“Q’sapi is a phrase in the Okanagan language that means ‘long time ago.’ It is an expression often heard among the Okanagan people to introduce a story.”1
So begins the Introduction to the book Q’sapi. A History of Okanagan People as Told by Okanagan Families, written, edited and transcribed by Shirley Louis.
Louis relates the history of the Okanagan First Nation people’s contribution during the two world wars which is of particular interest as we approach the 100th anniversary of the beginning of the first World War. She writes:
“As World War I approached, the Okanagan people were undergoing many changes. It was the era when Chief Baptiste Logan was replaced by Chief Pierre Michel…. [W]hether it was from the Armed Forces ads, or the anticipation of journeying abroad, the Okanagan of the valley and the neighbouring Shuswap enlisted for active duty.
Two local men did not return from WW I. Johnny Harris, a family man, and husband to Harriet Maloney, joined the Infantry at Ewing’s Landing and died from head wounds while in combat, August 15, 1918. Billy Brewer, also a family man and the husband of Amelia Duteau, was also killed in France in 1918. He left three children.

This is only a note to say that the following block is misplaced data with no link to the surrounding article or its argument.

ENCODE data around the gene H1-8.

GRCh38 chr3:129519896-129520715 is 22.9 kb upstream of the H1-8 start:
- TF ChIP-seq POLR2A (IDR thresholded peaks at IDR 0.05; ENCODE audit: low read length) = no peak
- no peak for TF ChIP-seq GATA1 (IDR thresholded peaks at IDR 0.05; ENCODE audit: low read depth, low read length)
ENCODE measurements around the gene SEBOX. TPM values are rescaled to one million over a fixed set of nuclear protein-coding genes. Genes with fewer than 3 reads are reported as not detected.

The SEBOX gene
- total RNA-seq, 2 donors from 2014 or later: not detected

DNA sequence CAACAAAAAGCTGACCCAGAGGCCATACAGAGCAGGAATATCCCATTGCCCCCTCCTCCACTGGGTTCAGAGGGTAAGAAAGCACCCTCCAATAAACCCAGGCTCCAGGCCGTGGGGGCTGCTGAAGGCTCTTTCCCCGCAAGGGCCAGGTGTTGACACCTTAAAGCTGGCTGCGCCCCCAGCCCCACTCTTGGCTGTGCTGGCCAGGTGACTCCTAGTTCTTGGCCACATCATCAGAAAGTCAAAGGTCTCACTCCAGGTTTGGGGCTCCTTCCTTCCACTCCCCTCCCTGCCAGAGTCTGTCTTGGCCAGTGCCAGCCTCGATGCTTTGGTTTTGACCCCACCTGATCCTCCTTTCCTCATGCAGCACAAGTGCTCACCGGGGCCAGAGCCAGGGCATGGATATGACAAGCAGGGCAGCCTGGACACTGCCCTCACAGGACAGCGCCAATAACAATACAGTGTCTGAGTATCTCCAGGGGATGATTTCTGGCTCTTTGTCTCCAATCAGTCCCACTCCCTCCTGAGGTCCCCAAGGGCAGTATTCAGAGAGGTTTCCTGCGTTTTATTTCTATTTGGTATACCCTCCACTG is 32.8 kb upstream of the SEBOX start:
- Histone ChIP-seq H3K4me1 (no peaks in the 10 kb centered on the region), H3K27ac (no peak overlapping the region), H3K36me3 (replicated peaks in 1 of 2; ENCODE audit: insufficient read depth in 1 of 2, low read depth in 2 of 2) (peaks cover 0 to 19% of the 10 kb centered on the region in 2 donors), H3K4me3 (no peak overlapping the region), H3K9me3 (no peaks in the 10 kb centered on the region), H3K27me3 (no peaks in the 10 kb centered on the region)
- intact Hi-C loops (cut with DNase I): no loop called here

Others known to have joined in the war effort were Charlie Parker, Harry Parker, Manuel Bercie from Enderby, Harry Tronson, William Lawrence, Charlie Edwards, George McLean, Charlie Simpson, Tommy Armstrong and five Tronson boys.”3
Eighteen men from the Okanagan First Nation enlisted in World War II, including five Simpson men — Ernest, Harvey, Bert, Clarence and Tom Simpson. The people of the Okanagan were well represented.
1 Louis, Shirley. Q’sapi. A History of Okanagan People as Told by Okanagan Families. Penticton, BC: Theytus Books, 2002. p. 7.
2 Canadian War Poster Collection. http://digital.library.mcgill.ca/warposters/english/index.htm
3 Louis, Shirley. Q’sapi, pp. 41 and 46.